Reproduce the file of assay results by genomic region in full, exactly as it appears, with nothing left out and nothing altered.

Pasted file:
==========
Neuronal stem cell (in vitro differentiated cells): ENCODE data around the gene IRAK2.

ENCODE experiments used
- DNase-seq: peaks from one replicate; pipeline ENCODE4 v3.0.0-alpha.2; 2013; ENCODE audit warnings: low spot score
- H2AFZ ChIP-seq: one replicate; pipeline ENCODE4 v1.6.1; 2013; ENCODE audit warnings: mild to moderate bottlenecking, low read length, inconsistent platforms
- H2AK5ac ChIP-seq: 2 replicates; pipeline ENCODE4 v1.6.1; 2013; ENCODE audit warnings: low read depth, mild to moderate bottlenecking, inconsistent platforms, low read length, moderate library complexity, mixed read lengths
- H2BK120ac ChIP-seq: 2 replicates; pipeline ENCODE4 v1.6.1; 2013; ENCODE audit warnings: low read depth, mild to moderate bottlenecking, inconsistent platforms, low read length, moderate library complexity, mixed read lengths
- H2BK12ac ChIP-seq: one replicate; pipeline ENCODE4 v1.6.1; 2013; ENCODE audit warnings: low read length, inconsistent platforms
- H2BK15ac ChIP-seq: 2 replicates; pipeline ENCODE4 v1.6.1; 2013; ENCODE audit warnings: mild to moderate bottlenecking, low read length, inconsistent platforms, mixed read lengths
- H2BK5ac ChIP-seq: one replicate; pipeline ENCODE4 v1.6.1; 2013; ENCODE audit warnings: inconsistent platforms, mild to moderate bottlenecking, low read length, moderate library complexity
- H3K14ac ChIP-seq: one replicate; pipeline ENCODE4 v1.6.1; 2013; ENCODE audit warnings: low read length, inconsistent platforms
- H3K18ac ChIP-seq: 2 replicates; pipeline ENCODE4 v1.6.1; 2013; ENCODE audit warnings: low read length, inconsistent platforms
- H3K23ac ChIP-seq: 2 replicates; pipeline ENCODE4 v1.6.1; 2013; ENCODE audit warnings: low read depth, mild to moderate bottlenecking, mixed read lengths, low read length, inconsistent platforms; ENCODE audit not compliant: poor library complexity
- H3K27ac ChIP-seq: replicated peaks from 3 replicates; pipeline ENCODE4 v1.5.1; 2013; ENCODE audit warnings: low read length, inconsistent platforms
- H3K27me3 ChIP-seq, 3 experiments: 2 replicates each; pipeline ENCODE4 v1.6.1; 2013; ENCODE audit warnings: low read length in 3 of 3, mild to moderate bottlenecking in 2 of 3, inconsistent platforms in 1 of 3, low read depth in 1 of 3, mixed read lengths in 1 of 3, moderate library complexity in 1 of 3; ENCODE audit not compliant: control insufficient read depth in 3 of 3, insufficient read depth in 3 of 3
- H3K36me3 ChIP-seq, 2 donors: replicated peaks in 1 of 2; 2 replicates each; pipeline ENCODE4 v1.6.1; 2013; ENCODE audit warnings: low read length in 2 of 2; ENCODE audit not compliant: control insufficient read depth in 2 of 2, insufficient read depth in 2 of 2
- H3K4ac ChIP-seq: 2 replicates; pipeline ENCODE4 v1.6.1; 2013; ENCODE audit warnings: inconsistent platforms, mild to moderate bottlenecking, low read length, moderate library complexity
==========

Neuronal stem cell (in vitro differentiated cells): ENCODE data around the gene IRAK2.

ENCODE experiments used
- DNase-seq: peaks from one replicate; pipeline ENCODE4 v3.0.0-alpha.2; 2013; ENCODE audit warnings: low spot score
- H2AFZ ChIP-seq: one replicate; pipeline ENCODE4 v1.6.1; 2013; ENCODE audit warnings: mild to moderate bottlenecking, low read length, inconsistent platforms
- H2AK5ac ChIP-seq: 2 replicates; pipeline ENCODE4 v1.6.1; 2013; ENCODE audit warnings: low read depth, mild to moderate bottlenecking, inconsistent platforms, low read length, moderate library complexity, mixed read lengths
- H2BK120ac ChIP-seq: 2 replicates; pipeline ENCODE4 v1.6.1; 2013; ENCODE audit warnings: low read depth, mild to moderate bottlenecking, inconsistent platforms, low read length, moderate library complexity, mixed read lengths
- H2BK12ac ChIP-seq: one replicate; pipeline ENCODE4 v1.6.1; 2013; ENCODE audit warnings: low read length, inconsistent platforms
- H2BK15ac ChIP-seq: 2 replicates; pipeline ENCODE4 v1.6.1; 2013; ENCODE audit warnings: mild to moderate bottlenecking, low read length, inconsistent platforms, mixed read lengths
- H2BK5ac ChIP-seq: one replicate; pipeline ENCODE4 v1.6.1; 2013; ENCODE audit warnings: inconsistent platforms, mild to moderate bottlenecking, low read length, moderate library complexity
- H3K14ac ChIP-seq: one replicate; pipeline ENCODE4 v1.6.1; 2013; ENCODE audit warnings: low read length, inconsistent platforms
- H3K18ac ChIP-seq: 2 replicates; pipeline ENCODE4 v1.6.1; 2013; ENCODE audit warnings: low read length, inconsistent platforms
- H3K23ac ChIP-seq: 2 replicates; pipeline ENCODE4 v1.6.1; 2013; ENCODE audit warnings: low read depth, mild to moderate bottlenecking, mixed read lengths, low read length, inconsistent platforms; ENCODE audit not compliant: poor library complexity
- H3K27ac ChIP-seq: replicated peaks from 3 replicates; pipeline ENCODE4 v1.5.1; 2013; ENCODE audit warnings: low read length, inconsistent platforms
- H3K27me3 ChIP-seq, 3 experiments: 2 replicates each; pipeline ENCODE4 v1.6.1; 2013; ENCODE audit warnings: low read length in 3 of 3, mild to moderate bottlenecking in 2 of 3, inconsistent platforms in 1 of 3, low read depth in 1 of 3, mixed read lengths in 1 of 3, moderate library complexity in 1 of 3; ENCODE audit not compliant: control insufficient read depth in 3 of 3, insufficient read depth in 3 of 3
- H3K36me3 ChIP-seq, 2 donors: replicated peaks in 1 of 2; 2 replicates each; pipeline ENCODE4 v1.6.1; 2013; ENCODE audit warnings: low read length in 2 of 2; ENCODE audit not compliant: control insufficient read depth in 2 of 2, insufficient read depth in 2 of 2
- H3K4ac ChIP-seq: 2 replicates; pipeline ENCODE4 v1.6.1; 2013; ENCODE audit warnings: inconsistent platforms, mild to moderate bottlenecking, low read length, moderate library complexity